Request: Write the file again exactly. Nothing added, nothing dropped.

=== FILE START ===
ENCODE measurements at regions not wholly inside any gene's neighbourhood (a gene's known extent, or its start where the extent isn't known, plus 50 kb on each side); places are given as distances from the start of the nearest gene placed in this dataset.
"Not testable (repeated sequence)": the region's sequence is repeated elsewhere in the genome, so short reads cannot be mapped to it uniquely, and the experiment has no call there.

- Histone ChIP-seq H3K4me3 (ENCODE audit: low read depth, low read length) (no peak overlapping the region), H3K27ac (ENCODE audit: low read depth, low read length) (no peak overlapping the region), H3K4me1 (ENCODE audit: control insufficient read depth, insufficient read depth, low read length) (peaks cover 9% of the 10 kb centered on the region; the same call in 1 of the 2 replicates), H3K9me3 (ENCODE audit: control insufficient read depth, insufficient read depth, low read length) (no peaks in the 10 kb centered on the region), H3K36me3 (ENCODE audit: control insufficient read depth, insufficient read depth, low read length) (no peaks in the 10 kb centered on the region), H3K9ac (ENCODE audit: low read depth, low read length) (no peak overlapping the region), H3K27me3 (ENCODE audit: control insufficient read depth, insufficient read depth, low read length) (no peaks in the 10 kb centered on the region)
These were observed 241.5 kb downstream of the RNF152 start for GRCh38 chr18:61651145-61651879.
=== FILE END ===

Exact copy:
ENCODE measurements at regions not wholly inside any gene's neighbourhood (a gene's known extent, or its start where the extent isn't known, plus 50 kb on each side); places are given as distances from the start of the nearest gene placed in this dataset.
"Not testable (repeated sequence)": the region's sequence is repeated elsewhere in the genome, so short reads cannot be mapped to it uniquely, and the experiment has no call there.

- Histone ChIP-seq H3K4me3 (ENCODE audit: low read depth, low read length) (no peak overlapping the region), H3K27ac (ENCODE audit: low read depth, low read length) (no peak overlapping the region), H3K4me1 (ENCODE audit: control insufficient read depth, insufficient read depth, low read length) (peaks cover 9% of the 10 kb centered on the region; the same call in 1 of the 2 replicates), H3K9me3 (ENCODE audit: control insufficient read depth, insufficient read depth, low read length) (no peaks in the 10 kb centered on the region), H3K36me3 (ENCODE audit: control insufficient read depth, insufficient read depth, low read length) (no peaks in the 10 kb centered on the region), H3K9ac (ENCODE audit: low read depth, low read length) (no peak overlapping the region), H3K27me3 (ENCODE audit: control insufficient read depth, insufficient read depth, low read length) (no peaks in the 10 kb centered on the region)
These were observed 241.5 kb downstream of the RNF152 start for GRCh38 chr18:61651145-61651879.